Local J.C. baseball trio continuing careers at four-year colleges
Spencer Serven was just a freshman at Fountain Valley High School when he journeyed to Goodwin Field to take in a baseball game at the 2015 Fullerton Regional.
His cousin, Brian Serven, was a standout catcher for Arizona State and a semifinalist for the Johnny Bench Award that season. The Sun Devils would fall to host Cal State Fullerton in 14 innings.
Since that late spring night, Spencer Serven has had his heart set on going as far as he can in baseball. He wants to play in the NCAA Division I college baseball postseason, and if possible, he would like to follow in his cousin’s footsteps by playing professional baseball. Brian Serven was taken in the fifth round (140th overall) of the 2016 MLB draft by the Colorado Rockies.
When Spencer Serven transferred to Edison as a junior, he made an immediate impact. He hit a home run in Edison’s first-round win at Long Beach Wilson in the 2017 CIF Southern Section Division 2 playoffs. The Chargers would go on to make the quarterfinals.
Starting his college career, Serven reunited with Edison teammate Carson Letterman at Cypress College. Serven hit .340 with three home runs, 18 runs scored and 12 runs batted in before COVID-19 canceled the spring season.
The eligibility of nearly 9,500 junior college athletes competing in spring sports was restored via a vote by the California Community College Athletic Assn. board of directors following the cancellation of the season.
“Everyone feels like their season should have went longer…, but when you’re away from your teammates, you realize that you might take for granted the time being with them,” Serven said. “Even if it’s tough because it is hard work and stuff, you do kind of take for granted sometimes the camaraderie with your teammates and the off-the-field stuff.
“When the season gets canceled, it doesn’t cancel your friendship, but it kind of hurts it a little bit because it’s hard to see everyone all the time.”
Serven will be a redshirt freshman when he joins the University of Texas – Rio Grande Valley, and he will not be going alone. Letterman has also signed with the Vaqueros, who were co-champions of the Western Athletic Conference along with New Mexico State and Cal Baptist for the 2019 season.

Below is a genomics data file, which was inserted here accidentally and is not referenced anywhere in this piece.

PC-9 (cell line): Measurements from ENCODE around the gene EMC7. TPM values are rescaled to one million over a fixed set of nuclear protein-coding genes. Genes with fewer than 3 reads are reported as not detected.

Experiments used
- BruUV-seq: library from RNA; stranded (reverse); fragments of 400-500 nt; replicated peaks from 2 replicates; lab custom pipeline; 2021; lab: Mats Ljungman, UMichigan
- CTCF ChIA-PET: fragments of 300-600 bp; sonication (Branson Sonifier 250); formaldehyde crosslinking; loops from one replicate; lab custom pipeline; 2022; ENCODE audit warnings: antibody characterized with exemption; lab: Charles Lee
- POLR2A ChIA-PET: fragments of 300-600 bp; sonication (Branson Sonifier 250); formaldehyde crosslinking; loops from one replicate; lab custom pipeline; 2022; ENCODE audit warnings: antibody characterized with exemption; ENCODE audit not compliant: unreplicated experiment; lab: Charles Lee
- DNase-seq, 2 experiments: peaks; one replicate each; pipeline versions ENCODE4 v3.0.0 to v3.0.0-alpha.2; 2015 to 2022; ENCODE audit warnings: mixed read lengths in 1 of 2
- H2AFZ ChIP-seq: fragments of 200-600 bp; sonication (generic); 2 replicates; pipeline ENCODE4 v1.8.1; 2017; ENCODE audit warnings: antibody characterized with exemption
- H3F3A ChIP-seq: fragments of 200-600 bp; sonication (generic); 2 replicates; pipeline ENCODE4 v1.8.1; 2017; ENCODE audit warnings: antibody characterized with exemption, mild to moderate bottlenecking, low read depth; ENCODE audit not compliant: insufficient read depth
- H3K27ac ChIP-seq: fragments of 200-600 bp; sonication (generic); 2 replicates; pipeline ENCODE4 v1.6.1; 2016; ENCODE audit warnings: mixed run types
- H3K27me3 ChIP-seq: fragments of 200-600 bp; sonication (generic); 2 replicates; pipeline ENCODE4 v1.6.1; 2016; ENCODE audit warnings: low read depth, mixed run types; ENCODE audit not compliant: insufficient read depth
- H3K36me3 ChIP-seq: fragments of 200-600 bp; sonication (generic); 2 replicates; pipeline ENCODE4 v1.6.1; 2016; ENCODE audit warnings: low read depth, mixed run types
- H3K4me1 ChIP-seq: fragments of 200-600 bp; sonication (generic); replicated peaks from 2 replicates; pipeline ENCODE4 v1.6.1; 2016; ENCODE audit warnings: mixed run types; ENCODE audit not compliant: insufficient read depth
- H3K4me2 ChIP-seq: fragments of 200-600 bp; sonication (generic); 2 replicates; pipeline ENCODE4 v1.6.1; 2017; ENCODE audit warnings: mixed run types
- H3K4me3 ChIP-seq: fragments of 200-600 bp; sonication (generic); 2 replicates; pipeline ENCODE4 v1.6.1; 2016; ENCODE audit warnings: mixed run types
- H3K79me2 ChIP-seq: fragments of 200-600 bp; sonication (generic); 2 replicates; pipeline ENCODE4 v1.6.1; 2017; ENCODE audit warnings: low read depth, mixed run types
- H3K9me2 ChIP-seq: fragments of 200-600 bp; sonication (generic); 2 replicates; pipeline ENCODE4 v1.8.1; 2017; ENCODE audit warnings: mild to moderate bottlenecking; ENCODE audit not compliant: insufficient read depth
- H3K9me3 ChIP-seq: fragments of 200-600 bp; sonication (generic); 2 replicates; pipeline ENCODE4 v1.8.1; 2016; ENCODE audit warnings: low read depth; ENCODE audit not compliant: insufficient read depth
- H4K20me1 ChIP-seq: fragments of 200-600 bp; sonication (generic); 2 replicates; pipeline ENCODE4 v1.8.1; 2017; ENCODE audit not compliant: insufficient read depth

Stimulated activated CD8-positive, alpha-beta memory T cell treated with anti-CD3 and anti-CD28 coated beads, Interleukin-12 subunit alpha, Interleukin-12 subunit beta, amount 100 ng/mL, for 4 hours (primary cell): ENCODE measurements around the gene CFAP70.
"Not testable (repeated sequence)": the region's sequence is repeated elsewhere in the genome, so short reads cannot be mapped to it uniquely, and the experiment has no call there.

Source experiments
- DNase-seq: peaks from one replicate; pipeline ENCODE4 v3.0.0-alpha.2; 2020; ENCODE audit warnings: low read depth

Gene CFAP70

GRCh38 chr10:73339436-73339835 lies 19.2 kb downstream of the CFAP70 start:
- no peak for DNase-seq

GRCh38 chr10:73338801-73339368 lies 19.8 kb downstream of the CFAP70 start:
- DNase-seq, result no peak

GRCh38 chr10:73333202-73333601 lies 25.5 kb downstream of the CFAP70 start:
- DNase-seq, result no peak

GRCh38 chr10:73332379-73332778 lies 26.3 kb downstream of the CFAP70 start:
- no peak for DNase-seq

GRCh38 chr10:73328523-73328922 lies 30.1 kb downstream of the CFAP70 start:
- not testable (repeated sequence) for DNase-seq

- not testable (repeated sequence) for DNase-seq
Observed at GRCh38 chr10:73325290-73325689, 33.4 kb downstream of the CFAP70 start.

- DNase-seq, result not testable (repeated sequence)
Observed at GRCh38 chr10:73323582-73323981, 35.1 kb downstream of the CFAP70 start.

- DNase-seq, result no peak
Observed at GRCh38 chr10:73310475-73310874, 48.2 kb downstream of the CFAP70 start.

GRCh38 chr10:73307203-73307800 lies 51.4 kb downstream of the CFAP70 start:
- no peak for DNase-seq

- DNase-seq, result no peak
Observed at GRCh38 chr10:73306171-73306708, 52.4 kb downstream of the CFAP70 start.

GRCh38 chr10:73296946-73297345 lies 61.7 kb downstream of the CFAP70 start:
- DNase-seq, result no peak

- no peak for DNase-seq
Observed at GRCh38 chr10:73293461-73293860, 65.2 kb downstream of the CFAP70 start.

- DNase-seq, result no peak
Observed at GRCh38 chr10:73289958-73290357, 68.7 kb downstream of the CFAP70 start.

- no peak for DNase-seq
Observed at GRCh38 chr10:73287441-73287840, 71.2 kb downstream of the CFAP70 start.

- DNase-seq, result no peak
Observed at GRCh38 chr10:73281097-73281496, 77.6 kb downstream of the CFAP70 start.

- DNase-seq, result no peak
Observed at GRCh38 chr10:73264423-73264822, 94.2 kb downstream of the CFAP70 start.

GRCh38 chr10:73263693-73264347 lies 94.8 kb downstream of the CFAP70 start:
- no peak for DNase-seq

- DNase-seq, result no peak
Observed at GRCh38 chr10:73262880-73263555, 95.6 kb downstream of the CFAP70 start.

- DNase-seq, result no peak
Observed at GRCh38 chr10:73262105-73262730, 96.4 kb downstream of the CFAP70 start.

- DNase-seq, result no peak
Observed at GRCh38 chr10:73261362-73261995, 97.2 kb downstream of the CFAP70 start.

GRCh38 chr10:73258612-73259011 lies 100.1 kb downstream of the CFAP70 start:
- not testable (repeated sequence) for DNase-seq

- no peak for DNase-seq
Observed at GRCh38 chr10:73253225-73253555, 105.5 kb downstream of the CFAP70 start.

“We did talk about [playing together],” Serven, an outfielder who is majoring in communication, said of playing with Letterman yet again. “We talked about the blue-collar mentality, and the culture down in South Texas is something that we both gravitate towards.”
Letterman batted .378 in 21 games for Cypress in the spring. He scored 22 runs and drew more walks (15) than strikeouts (11). He is an infielder and is majoring in mathematics.
“Moving onto a four-year university has always been a dream of mine since I was a kid,” Letterman said. “When I blew my knee out senior year, I thought my baseball career was over. It was a tough time for me. Now, I’m in the position to compete at a Division I school. I couldn’t be more thankful.”
After spending his high school years at a boarding school in Indiana, Newport Beach native Hayden Schott returned home to play baseball at Cypress College. He will now be moving back across the country, as he has committed to play baseball at Columbia University.
Dealing with the Indiana winters has prepared Schott for this next step.
“We were really struggling to kind of get on the field, so we did a lot of indoor stuff, which I was never used to,” Schott said. “It just made me adapt to a life that I obviously hadn’t ever experienced before.”
The freshman outfielder batted .317. He scored 18 runs to go with 17 RBIs, five doubles, one triple and a home run across 18 games for Cypress.
Schott, who plans to pursue a degree in economics, said that there was a negative stigma about attending and competing at a junior college growing up. He did not want to put a cap on his potential, but he had a positive experience and would recommend it to anyone who asked about it.
“It’s a much better way to meet your end goal than trying to just rush into it out of high school, maybe ending up at a four-year that’s not where you wanted to end up, [or] somewhere where you’re not going to play for the first couple of years anyway,” Schott added.
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